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POL208Y1 (477)
Lecture 1

# POL208Y Lecture One (September 10th).docx

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School
University of Toronto St. George
Department
Political Science
Course
POL208Y1
Professor
Semester
Fall

Description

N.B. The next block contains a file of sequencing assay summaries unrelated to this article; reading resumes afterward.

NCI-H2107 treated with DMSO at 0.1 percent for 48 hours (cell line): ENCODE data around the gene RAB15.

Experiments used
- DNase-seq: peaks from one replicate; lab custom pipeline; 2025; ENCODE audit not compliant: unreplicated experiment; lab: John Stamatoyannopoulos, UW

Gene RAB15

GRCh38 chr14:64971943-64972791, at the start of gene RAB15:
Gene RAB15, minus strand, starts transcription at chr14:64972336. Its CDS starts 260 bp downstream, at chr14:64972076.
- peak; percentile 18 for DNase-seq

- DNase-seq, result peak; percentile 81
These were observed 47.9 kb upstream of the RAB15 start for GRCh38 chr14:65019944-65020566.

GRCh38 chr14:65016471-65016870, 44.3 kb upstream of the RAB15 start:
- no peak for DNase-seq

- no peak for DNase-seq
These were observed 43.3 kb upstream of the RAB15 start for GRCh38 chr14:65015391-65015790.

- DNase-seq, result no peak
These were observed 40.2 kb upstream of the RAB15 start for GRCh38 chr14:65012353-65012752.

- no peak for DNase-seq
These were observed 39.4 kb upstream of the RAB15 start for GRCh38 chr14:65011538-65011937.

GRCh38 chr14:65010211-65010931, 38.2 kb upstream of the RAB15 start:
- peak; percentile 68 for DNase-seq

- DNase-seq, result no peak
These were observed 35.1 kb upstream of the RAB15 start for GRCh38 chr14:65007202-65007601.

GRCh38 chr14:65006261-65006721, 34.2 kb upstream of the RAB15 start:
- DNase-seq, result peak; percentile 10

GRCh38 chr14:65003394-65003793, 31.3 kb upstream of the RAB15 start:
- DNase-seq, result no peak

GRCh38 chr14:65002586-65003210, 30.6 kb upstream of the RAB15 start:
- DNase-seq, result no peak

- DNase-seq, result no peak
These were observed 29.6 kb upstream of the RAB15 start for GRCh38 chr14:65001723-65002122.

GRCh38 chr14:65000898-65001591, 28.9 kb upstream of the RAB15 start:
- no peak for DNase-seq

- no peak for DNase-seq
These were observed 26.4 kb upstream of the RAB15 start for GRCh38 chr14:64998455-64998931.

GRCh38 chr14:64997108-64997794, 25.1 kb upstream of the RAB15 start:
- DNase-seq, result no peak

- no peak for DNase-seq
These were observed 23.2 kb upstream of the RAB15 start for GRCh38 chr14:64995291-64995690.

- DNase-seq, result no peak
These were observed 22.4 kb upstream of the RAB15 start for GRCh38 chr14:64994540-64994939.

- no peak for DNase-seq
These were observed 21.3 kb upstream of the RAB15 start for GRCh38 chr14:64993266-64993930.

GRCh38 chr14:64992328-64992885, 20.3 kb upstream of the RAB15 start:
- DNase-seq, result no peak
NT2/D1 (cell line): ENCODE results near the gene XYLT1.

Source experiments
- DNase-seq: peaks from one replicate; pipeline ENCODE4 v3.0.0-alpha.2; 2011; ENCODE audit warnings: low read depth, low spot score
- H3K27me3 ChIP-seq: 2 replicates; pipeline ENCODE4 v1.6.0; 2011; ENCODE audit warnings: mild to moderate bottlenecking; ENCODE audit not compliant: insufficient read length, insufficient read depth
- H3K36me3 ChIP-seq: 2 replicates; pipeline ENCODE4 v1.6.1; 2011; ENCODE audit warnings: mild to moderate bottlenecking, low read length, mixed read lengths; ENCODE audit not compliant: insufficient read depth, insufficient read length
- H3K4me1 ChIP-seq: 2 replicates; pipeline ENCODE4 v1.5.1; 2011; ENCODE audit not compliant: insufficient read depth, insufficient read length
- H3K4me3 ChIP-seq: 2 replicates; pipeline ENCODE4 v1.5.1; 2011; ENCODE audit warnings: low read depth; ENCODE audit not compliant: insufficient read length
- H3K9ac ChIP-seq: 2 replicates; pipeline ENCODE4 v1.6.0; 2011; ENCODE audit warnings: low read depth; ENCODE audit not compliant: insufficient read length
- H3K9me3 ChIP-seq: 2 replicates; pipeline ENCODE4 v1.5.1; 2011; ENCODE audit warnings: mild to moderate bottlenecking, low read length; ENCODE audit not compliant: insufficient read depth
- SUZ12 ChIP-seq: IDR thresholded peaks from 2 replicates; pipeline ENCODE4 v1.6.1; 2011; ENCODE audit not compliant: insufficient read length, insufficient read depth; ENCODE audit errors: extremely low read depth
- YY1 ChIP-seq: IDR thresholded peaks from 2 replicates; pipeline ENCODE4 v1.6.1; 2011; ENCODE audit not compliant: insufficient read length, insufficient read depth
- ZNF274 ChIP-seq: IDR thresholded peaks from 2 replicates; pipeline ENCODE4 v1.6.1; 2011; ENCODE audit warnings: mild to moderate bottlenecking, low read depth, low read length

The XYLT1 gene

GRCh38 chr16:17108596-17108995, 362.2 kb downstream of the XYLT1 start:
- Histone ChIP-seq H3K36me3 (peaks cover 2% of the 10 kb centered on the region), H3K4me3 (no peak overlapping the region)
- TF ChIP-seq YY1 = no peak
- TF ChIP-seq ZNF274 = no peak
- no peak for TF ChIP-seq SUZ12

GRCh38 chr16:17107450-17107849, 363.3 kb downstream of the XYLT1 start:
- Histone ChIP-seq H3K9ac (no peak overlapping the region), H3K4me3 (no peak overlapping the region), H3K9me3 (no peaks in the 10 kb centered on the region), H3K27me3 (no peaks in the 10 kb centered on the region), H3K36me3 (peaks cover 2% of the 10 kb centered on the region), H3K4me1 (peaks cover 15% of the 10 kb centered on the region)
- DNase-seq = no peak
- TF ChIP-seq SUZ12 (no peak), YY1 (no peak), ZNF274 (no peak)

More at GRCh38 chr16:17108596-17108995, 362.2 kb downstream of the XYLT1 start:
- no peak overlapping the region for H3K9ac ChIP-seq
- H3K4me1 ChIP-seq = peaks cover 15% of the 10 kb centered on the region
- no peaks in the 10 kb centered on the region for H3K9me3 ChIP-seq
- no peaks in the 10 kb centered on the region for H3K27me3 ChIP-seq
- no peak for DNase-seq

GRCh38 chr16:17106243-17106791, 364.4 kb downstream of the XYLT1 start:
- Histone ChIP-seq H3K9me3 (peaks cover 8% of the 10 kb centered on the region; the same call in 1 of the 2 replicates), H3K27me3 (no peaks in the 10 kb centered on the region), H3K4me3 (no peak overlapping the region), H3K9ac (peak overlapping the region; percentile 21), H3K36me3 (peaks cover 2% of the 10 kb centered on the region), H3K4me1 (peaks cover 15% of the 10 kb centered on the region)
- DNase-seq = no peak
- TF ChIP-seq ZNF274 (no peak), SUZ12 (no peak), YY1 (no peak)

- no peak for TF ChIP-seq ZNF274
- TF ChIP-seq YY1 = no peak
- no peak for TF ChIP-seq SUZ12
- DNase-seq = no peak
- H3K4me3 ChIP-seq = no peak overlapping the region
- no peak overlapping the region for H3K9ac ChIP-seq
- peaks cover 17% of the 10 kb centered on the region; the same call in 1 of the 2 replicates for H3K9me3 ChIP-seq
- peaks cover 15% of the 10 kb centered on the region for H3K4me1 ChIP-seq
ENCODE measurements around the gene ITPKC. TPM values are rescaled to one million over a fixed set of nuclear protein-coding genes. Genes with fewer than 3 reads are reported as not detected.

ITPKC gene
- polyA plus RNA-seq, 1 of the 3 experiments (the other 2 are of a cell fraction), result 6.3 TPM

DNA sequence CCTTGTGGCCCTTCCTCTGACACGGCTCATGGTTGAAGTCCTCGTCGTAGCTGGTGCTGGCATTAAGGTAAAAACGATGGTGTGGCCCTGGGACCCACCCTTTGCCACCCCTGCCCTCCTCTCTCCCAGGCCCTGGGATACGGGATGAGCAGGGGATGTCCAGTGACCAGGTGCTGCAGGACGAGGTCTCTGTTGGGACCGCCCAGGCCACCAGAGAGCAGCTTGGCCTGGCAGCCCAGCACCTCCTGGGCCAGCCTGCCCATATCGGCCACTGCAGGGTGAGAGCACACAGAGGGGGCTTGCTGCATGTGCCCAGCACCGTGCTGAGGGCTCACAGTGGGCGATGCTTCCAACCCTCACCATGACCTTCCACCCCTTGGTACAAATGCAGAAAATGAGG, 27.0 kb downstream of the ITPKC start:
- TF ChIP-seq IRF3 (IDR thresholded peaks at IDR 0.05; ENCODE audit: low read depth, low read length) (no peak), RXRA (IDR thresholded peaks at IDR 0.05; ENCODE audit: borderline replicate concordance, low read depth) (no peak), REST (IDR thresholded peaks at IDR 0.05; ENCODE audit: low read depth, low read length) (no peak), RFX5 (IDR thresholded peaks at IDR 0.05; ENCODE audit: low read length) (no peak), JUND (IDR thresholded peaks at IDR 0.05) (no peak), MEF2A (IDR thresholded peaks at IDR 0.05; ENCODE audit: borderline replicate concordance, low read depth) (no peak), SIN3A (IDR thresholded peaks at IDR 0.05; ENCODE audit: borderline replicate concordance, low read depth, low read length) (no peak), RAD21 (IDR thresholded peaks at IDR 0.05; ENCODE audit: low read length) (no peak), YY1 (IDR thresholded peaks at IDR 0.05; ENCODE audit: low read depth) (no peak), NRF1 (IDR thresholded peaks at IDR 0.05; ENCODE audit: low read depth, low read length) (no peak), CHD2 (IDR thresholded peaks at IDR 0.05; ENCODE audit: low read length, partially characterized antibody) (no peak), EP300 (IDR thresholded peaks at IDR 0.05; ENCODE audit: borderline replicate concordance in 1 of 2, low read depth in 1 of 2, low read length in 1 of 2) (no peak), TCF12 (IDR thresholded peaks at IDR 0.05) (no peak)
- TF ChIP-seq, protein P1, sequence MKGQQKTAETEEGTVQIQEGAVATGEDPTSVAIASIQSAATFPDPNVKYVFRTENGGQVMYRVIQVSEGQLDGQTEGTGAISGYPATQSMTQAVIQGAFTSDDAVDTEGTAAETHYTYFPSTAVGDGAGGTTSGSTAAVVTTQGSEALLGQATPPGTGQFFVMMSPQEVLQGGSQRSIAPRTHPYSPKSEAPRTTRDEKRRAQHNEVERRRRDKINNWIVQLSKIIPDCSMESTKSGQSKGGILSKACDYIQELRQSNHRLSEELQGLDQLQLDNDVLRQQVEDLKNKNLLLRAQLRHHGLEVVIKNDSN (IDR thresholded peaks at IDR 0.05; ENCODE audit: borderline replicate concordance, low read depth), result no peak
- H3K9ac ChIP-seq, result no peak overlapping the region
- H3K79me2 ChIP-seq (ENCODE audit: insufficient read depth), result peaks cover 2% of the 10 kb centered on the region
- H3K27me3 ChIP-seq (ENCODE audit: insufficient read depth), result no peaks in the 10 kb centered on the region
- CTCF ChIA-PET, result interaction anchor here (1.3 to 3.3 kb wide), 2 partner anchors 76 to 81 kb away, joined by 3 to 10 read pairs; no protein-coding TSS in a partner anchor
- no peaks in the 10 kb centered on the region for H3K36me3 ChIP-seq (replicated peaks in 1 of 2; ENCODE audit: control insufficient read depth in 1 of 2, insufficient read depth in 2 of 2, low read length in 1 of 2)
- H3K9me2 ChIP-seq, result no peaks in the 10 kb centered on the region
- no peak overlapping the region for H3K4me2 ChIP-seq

th POL208Y Lecture One Monday, September 10 2012 International Relations Theory -Scientifically study war in order to ensure war does not happen again (scientific discipline) using history case studies as examples and experiments -International Security -Nuclear Deterrence Explaining an event -Micro to macro explanations E.g. car accident problem proposed by the professor  Driver  Car  Weather  Transportation System Levels of Analysis -Most common method consisting of systematic organization of facts -Levels of Analysis are NOT a theory -Refer to J. David Singer (domestic/international, micro/macro) in reading notes -The choices of levels of analysis depend on factors such as: the questions we ask, the case, our theoretical assumptions and preferences -Levels of Analysis are not mutually exclusive (unable to be true at the same time) -We need to able to justify our choice (why choose to use this specific level rather than another?) How can we judge which level matters the most? -Through a thought experiment (counter factual thinking: imagine alternatives to reality) th E.g. Hiroshima, August 6 1945  Each explanation has a different perspective/observation  Soviet Union: Rival of United States (Bi-polar world)  Harry S. Truman was president at the time the bomb was dropped. If someone else were president would the decision to drop bomb be different?  Military personnel + cabinet  Democracy (United States government system)  Japan and its decision (Pearl Harbor) What is a theory? -A description -A tool for generating predictions/prescriptions -Falsifiable -An explanation: deduction, not simply induction -Components:  Assumption  Logic-casual 1  Prediction, hypothesis -Most theories in International Relations are deductive -Deduction: transition from data to theory requires creative imagination (reasoning from one or more general statements) -Induction: one piece of data leads to the next (reasoning that constructs or evaluates general propositions that are derived from specific examples) -Problem: What piece of data should I collect? What evidence to collect to explain war and peace? Hypothesis -If A then B -If we see A but fail to observe B, the hypothesis can be rejected and thus falsified Models -Simplify an overly complex reality -Separate important from the minor details (e.g. city volume and noise) Notes from Readings The Theory of International Politics -Alternatives to Realism have been Liberalism and Constructivism -Constructivism suggests International Relations is strongly influenced by history and social aspects rather than human behaviour or world politics -Author of this piece will argue that the fundamental cause for controversies in Realism is due to political scientists tolerating incomplete arguments -Human behaviour is, in fact, very predictable, if it were not, social organization would be impossible -Instead of being puzzled by what is not called state failure, we should be puzzled by state success, which is actually the rarer phenomenon -There are always
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